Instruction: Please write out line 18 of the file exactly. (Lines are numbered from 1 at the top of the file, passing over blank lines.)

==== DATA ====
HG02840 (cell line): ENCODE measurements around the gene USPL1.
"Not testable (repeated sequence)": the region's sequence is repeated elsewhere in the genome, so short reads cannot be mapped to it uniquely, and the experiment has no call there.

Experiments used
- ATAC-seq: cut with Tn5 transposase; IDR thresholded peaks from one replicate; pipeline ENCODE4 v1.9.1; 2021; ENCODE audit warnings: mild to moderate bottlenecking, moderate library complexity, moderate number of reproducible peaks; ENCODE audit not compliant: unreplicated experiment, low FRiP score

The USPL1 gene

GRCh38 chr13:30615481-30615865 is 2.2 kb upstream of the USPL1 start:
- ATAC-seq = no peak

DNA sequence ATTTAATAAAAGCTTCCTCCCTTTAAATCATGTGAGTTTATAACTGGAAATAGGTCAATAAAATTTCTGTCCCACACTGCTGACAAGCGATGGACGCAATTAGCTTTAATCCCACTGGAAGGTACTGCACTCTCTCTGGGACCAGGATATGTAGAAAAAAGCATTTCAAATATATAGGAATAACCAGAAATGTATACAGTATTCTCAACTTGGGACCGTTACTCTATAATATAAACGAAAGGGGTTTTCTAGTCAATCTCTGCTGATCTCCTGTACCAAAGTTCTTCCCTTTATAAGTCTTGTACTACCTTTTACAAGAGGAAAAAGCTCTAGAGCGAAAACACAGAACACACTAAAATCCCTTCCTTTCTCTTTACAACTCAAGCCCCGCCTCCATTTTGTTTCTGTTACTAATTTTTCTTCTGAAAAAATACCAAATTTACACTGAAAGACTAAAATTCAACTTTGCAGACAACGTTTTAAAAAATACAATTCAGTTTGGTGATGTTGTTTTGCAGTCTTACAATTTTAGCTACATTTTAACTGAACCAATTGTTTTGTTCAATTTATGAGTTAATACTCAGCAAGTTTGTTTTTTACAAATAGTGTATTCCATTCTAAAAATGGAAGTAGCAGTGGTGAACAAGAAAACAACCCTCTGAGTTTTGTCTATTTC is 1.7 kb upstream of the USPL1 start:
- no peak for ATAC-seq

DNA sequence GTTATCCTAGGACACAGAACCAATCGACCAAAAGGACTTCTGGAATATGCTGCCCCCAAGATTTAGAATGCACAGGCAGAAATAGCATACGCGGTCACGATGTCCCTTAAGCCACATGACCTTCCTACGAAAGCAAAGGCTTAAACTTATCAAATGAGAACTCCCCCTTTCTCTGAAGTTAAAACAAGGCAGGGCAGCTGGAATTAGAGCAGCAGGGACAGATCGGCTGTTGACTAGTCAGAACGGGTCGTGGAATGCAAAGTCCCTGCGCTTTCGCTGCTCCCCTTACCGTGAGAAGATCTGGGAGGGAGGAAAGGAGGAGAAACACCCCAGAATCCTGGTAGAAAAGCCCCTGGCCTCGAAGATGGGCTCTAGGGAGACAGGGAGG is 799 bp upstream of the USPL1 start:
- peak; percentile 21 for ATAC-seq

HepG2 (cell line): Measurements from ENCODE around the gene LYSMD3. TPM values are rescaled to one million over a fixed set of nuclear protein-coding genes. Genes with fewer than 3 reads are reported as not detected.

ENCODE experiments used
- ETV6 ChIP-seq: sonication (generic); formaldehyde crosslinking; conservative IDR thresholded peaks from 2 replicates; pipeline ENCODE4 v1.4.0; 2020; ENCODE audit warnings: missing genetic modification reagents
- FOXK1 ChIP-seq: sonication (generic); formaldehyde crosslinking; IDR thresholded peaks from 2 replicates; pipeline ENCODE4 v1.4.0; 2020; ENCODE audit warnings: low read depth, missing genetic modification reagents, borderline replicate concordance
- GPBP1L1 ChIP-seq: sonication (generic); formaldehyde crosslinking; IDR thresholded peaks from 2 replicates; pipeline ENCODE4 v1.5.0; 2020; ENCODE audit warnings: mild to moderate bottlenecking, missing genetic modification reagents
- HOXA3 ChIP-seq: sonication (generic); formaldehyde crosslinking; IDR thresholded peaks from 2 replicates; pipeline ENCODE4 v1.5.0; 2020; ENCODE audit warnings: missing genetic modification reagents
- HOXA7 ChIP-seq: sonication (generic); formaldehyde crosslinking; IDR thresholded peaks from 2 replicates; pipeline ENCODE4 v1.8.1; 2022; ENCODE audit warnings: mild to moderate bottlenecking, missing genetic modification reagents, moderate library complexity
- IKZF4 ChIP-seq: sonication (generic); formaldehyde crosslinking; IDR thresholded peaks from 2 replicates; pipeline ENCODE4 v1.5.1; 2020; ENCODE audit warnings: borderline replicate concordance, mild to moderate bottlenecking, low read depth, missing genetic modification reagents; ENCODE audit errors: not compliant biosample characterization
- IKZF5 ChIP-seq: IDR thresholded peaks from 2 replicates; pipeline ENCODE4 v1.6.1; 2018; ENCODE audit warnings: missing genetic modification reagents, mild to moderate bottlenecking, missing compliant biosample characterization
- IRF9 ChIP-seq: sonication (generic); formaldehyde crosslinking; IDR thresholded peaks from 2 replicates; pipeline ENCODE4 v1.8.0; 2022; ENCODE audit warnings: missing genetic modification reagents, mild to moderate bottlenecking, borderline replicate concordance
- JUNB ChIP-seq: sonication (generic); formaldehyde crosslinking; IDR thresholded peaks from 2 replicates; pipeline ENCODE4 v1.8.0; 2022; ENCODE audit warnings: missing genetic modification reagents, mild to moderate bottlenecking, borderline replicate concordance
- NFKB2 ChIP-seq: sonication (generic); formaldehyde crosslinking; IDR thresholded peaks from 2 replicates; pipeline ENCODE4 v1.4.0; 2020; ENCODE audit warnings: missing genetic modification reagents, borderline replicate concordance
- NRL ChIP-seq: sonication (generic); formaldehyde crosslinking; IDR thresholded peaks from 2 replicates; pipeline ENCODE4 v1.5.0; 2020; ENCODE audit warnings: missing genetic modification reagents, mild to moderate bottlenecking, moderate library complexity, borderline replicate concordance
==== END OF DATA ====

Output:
- HOXA7 ChIP-seq: sonication (generic); formaldehyde crosslinking; IDR thresholded peaks from 2 replicates; pipeline ENCODE4 v1.8.1; 2022; ENCODE audit warnings: mild to moderate bottlenecking, missing genetic modification reagents, moderate library complexity